National Federation of Business and Professional Women's Clubs
NATIONAL FEDERATION OF BUSINESS AND PROFESSIONAL WOMEN'S CLUBS
NATIONAL FEDERATION OF BUSINESS AND PROFESSIONAL WOMEN'S CLUBS, the first national organization for professional women, has been dedicated to achieving equity for women in the workplace and providing professional women with resources and educational programs since the 1920s. The Organization was founded 15 July 1919. In the 1930s it became a charter member of the International Federation of Business and Professional Women. It has been a driving force behind significant national legislation, such as the War Classification Act (1923), the Equal Pay Act (1963), the Civil Rights Act (1964), the Federal Jury Selection and Service Act (1968), the Educational Equity Act (1974), and the Retirement Equity Act (1983).
Kwolek-Folland, Angel. Incorporating Women: A History of Women and Business in the United States. New York: Twayne, 1998.
Zophy, Angela Howard, ed. Handbook of American Women's History. New York: Garland, 1990.
"National Federation of Business and Professional Women's Clubs." Dictionary of American History. . Encyclopedia.com. 22 Feb. 2018 <http://www.encyclopedia.com>.
"National Federation of Business and Professional Women's Clubs." Dictionary of American History. . Encyclopedia.com. (February 22, 2018). http://www.encyclopedia.com/history/dictionaries-thesauruses-pictures-and-press-releases/national-federation-business-and-professional-womens-clubs
"National Federation of Business and Professional Women's Clubs." Dictionary of American History. . Retrieved February 22, 2018 from Encyclopedia.com: http://www.encyclopedia.com/history/dictionaries-thesauruses-pictures-and-press-releases/national-federation-business-and-professional-womens-clubs
Encyclopedia.com gives you the ability to cite reference entries and articles according to common styles from the Modern Language Association (MLA), The Chicago Manual of Style, and the American Psychological Association (APA).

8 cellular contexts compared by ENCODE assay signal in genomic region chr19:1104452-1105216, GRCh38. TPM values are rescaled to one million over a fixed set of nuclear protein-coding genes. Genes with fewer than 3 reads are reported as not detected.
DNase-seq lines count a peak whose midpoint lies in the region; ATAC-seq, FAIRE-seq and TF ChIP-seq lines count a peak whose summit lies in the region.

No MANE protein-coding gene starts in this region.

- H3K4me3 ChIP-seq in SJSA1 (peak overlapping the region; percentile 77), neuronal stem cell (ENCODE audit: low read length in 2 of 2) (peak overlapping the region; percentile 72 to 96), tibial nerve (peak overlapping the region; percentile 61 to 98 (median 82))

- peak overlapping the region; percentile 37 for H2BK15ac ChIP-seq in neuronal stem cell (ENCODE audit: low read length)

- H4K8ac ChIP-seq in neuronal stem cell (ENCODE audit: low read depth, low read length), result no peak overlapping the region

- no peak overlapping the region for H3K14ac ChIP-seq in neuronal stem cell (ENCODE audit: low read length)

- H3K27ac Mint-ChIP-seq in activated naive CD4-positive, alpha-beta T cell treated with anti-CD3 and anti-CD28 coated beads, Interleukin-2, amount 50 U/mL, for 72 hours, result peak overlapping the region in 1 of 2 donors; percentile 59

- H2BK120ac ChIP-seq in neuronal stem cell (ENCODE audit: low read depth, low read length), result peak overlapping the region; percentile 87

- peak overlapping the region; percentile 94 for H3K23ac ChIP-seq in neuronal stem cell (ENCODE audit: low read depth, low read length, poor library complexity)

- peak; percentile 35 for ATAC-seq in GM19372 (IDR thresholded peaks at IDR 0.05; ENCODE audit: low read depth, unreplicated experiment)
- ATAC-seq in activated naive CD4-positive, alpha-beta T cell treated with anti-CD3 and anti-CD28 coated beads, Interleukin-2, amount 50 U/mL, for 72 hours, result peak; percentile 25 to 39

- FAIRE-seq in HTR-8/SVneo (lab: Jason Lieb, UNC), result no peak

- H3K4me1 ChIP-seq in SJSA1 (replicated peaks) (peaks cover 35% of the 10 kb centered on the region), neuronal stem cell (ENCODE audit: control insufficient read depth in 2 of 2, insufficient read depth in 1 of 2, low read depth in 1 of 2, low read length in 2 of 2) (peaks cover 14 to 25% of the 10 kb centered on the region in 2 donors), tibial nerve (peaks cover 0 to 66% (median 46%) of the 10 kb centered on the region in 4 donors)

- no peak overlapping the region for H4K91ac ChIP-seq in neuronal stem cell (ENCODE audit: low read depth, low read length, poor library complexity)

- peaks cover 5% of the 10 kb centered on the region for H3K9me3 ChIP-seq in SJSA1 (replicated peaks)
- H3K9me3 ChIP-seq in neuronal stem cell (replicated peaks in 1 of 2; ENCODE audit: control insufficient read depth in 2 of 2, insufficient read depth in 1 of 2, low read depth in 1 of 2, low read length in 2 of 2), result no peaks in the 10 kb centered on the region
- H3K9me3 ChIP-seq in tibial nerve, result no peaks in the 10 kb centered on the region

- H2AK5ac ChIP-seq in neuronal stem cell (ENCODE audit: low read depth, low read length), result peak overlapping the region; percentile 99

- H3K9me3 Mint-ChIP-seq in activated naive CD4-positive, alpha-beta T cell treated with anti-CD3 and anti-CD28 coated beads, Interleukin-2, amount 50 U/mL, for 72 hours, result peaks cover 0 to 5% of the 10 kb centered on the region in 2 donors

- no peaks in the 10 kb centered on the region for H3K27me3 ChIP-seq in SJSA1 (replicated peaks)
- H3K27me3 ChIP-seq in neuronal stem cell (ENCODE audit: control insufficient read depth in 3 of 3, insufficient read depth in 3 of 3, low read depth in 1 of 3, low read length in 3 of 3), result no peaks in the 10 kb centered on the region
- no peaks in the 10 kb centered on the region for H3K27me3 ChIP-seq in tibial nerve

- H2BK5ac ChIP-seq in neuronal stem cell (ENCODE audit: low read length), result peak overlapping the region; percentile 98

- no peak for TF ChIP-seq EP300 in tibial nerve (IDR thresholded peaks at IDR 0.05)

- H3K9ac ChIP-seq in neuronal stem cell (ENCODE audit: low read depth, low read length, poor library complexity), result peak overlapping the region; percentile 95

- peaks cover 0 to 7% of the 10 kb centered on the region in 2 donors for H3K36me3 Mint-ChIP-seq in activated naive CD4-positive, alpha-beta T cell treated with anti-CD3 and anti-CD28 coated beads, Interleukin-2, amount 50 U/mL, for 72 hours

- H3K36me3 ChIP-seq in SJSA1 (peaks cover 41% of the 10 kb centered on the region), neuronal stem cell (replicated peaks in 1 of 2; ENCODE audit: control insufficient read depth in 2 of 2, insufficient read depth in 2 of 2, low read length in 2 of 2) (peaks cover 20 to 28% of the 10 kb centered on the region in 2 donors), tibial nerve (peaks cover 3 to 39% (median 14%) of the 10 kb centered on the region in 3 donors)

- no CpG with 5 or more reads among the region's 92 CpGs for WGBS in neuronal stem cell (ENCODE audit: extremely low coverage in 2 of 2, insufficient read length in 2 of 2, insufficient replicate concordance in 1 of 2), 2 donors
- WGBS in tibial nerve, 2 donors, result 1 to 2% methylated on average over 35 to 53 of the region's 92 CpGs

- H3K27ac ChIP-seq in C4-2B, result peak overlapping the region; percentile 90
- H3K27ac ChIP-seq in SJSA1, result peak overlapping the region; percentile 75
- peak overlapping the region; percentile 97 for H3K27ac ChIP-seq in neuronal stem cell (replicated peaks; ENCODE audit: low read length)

Within the “Cite this article” tool, pick a style to see how all available information looks when formatted according to that style. Then, copy and paste the text into your bibliography or works cited list.
Because each style has its own formatting nuances that evolve over time and not all information is available for every reference entry or article, Encyclopedia.com cannot guarantee each citation it generates. Therefore, it’s best to use Encyclopedia.com citations as a starting point before checking the style against your school or publication’s requirements and the most-recent information available at these sites:
Modern Language Association
The Chicago Manual of Style
American Psychological Association
- Most online reference entries and articles do not have page numbers. Therefore, that information is unavailable for most Encyclopedia.com content. However, the date of retrieval is often important. Refer to each style’s convention regarding the best way to format page numbers and retrieval dates.
- In addition to the MLA, Chicago, and APA styles, your school, university, publication, or institution may have its own requirements for citations. Therefore, be sure to refer to those guidelines when editing your bibliography or works cited list.